When winter turns to spring

We realized spring had wandered far off,  the day snowflakes covered much of what moved and breathed. Goldi wondered at the first signs of winter. Though much of life was asleep,  she knew an adventure in winter wonderland awaited.

“Can we go sledding?” she asks.

“Let’s go” I answer.

“Can we make a snowman?” she asks

“Let’s do it.” I answer.

Fun had endless possibilities. Everything was white and bright. Though all the world was  sleeping, we were awakened with the change of season.  There were times of just laying in the snow and staring at the silvery sky. There were times of making a snow fort. There were new experiences of snow shoeing which energized us when our spirits were just plain tired of the season.

After a few months of winter, Goldi seemed to strip down in desperation when she’d return from school. The heavy weight of clothes and the repeated on and off, was pressing down and crushing her footloose and fancy free spirit. Being surrounded constantly by four walls and a ceiling was like prison. But the bitter cold warned us that winter was not done. It came and came again.  It was overstaying its welcome.

Goldi looked out the window one day and stared at out into the world.  It was dark, gray, and quiet. Though the meaning of the word “dead” is not  in this bouncy girl’s vocabulary, she realized life was at a standstill.

“Mommy, we have to turn winter into spring!” she said racing for her wings and magic wand.

She tried various wishful words to make it happen.

“Mom, it just doesn’t work out that way.” she sighed.

Spring became a far away hope. So far away, it was hard to see. How could barefoot in the grass, picking tulips, chasing butterflies, riding a bike spring ever be again? How can we be sure of something we can only faintly see in our memories? The more it snowed the more blurry the memory of spring.

Goldi became confused as the storms kept coming.  Each day was different. School was on or school was off. Too cold at times to even go out. Goldi was unsettled. She began to pace up and down in between bites of her dinner. Goldi felt confined. She wanted to swing, turn upside down, climb high, and move about as much as possible. But it was sit and be still time after time.

Then winter brought sickness. The flu hit just on the brink of when winter was actually leaving. The germiness of winter hit Goldi and she is worn out, annoyed, uncomfortable, and frustrated. It is enough to kill all life in her. There has been crying, screaming, and numbness to anything that once made her smile.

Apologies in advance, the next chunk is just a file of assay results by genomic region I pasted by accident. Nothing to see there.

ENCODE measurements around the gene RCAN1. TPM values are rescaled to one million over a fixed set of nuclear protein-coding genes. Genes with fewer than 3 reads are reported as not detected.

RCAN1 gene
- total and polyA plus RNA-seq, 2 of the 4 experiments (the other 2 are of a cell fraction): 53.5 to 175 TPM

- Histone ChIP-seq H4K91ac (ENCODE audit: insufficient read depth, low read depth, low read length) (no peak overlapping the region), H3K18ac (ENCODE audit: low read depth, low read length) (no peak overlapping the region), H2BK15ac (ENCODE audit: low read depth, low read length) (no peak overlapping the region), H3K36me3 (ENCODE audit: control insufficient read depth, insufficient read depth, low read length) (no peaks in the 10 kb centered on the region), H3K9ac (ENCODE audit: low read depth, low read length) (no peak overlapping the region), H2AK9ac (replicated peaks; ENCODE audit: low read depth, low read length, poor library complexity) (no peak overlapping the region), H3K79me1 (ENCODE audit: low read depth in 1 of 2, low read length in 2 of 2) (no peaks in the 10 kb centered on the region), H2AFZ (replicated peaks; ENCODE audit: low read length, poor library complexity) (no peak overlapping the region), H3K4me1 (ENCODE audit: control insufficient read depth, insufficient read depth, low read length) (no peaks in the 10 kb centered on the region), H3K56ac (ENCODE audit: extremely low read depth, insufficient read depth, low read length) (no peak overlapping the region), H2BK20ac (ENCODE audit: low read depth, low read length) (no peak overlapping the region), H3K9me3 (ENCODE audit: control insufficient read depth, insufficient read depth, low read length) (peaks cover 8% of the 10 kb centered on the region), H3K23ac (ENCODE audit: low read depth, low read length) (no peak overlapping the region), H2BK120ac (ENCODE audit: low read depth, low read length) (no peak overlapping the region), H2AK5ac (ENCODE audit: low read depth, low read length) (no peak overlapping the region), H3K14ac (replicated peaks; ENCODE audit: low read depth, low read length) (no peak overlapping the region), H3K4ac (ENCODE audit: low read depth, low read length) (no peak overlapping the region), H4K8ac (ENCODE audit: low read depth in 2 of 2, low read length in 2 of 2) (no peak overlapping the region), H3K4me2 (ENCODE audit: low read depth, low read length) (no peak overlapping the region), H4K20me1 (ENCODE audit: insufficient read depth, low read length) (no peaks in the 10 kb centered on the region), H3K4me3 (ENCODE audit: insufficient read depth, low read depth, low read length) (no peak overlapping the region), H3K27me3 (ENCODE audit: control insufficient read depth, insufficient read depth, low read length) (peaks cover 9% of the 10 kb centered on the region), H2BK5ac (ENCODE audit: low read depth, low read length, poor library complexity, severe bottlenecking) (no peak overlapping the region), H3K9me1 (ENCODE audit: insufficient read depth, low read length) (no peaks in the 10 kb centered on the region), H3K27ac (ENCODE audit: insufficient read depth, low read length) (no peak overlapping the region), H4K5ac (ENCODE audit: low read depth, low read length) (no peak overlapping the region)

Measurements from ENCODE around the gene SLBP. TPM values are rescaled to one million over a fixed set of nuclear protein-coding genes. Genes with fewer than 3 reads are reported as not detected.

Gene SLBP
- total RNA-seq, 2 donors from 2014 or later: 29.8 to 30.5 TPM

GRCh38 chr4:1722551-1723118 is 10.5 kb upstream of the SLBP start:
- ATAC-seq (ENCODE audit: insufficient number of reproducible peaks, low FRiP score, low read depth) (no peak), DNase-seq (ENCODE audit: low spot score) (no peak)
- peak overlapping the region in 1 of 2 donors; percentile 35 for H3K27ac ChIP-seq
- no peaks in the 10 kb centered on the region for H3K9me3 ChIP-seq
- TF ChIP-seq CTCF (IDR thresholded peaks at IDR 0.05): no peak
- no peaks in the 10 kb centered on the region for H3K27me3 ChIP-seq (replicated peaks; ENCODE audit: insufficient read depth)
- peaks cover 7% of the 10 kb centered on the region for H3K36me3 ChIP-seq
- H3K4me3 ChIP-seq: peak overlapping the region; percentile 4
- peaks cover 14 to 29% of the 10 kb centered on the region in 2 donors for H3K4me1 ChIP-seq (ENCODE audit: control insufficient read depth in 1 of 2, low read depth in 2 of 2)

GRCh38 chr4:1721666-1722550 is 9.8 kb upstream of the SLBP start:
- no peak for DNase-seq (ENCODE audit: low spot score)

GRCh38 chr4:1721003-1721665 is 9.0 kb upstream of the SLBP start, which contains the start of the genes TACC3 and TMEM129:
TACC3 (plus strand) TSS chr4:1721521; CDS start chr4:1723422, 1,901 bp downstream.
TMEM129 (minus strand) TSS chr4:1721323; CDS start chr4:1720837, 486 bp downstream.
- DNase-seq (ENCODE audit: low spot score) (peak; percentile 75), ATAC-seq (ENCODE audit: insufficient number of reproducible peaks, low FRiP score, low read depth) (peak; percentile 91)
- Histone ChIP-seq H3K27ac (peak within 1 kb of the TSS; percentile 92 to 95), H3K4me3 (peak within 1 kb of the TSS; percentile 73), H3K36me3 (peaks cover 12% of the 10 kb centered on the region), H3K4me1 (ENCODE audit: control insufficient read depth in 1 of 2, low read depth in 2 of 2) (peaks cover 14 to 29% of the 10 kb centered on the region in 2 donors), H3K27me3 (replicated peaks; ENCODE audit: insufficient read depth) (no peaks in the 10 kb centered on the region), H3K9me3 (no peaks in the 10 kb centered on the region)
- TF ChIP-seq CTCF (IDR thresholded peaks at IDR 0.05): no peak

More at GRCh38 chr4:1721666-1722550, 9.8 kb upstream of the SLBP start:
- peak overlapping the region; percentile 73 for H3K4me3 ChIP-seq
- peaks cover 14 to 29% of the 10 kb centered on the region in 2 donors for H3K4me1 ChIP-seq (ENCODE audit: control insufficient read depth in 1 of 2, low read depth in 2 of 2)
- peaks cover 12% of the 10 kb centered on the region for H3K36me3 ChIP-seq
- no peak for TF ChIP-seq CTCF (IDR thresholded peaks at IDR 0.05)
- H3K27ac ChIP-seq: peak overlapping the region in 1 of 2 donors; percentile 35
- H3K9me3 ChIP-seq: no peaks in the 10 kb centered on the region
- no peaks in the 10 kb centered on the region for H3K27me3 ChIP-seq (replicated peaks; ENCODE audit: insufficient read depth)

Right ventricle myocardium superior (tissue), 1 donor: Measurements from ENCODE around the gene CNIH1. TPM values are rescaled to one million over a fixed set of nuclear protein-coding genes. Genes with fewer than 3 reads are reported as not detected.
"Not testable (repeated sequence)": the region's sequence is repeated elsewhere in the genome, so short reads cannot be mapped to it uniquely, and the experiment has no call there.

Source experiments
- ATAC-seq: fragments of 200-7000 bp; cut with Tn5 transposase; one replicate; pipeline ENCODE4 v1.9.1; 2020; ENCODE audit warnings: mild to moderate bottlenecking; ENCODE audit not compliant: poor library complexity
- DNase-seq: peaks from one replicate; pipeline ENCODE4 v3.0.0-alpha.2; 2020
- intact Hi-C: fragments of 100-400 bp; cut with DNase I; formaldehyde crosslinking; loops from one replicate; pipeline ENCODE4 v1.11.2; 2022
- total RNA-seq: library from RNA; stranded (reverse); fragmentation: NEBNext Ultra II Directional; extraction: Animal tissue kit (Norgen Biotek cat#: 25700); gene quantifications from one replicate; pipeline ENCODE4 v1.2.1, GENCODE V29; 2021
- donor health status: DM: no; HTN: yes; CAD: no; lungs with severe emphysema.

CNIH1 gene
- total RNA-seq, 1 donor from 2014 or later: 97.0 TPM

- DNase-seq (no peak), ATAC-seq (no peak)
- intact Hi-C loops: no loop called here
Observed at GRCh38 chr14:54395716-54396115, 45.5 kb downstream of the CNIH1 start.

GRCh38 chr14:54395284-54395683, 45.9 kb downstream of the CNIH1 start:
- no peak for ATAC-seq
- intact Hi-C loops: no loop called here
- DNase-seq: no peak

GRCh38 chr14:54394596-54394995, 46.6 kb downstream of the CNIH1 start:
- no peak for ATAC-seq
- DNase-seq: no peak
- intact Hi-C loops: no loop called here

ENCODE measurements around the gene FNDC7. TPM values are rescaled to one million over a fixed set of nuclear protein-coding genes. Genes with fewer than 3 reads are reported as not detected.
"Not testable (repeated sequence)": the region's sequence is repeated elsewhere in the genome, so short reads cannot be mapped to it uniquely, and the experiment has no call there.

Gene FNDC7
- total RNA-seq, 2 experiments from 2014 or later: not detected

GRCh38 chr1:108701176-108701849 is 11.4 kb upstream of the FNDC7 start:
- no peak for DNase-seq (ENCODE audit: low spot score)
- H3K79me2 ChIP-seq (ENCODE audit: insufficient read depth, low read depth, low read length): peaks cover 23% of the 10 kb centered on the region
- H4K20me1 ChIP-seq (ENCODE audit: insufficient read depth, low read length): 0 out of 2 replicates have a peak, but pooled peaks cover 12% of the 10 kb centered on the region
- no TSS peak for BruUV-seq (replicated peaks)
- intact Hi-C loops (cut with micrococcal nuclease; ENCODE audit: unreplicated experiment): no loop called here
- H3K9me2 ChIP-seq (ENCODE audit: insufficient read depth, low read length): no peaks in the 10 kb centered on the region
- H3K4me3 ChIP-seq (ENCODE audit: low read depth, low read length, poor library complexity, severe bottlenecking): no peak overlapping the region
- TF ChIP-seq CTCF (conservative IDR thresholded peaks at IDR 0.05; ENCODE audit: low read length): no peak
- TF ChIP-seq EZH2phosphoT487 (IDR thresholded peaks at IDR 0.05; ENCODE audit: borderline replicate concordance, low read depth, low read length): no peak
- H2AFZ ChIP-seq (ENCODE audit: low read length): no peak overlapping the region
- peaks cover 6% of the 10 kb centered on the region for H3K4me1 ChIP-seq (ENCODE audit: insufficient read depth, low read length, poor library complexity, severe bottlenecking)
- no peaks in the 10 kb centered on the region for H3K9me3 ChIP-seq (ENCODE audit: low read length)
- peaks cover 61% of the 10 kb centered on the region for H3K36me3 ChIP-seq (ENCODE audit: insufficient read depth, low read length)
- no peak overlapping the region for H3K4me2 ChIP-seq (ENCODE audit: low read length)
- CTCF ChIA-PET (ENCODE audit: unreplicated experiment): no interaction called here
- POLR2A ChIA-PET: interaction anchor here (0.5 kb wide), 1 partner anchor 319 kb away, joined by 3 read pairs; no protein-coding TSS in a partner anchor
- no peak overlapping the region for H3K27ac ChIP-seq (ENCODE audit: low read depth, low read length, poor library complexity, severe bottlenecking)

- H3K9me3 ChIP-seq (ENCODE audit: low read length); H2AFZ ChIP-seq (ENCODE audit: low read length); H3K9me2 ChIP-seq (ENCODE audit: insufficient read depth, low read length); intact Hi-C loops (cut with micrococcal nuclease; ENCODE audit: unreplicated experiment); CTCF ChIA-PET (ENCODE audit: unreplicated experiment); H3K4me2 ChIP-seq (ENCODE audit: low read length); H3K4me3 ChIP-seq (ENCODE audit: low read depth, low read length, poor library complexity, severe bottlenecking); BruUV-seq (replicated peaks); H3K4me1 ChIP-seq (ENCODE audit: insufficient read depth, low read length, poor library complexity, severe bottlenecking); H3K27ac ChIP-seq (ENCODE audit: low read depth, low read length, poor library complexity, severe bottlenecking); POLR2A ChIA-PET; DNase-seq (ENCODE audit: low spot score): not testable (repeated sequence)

Goldi needs spring.  She needs to have the wide open space to run and feel the wind comb her hair. She needs to look around and see the wonderful differences only spring can bring. She wants the “fly a kite, do somersaults in the grass, blow bubbles on the driveway, play hopscotch “spring.  Winter is threatening to lock up this girl’s  zealous, dreamy, bouncy girl’s spirit.

So with mustard seed faith, I muster up hope that I cannot see. The hope that spring will come as promised. ( even here in Michigan) I say – See Goldi  tiny shoots are coming up.    See Goldi- the sun is shining today.  See Goldi- the snow is almost all gone.   ( a HUGE accomplishment I might add)  See Goldi- I see a robin hopping around.

Soon Spring will arrive with all its newness to color our days.  Goldi will fly her kite. She will run barefoot in the grass. She will swing as high as possible. She will race around on her bike. She will smell tulips. She will burst out the door and relish in the arms of the sweet smelling air.  When Spring finally arrives, Goldi will be full of life again!

With mustard seed faith, the promise of that New Great Day,  when the Life Giver appears and the snows that wash away life, will forever disappear,  Goldi will be made new. Goldi will only have spring,  without the germs of her autism.  No more restlessness. No more screaming. No more crying. No more confusion. No more confinement. No weighing down. No gray. Goldi will be made new.  On the brink of spring arriving, I hope for what I cannot see. Without hope,  I am doomed forever in winter’s dormancy. It is a hope that I look forward to, on that New Great day, when winter turns to spring.







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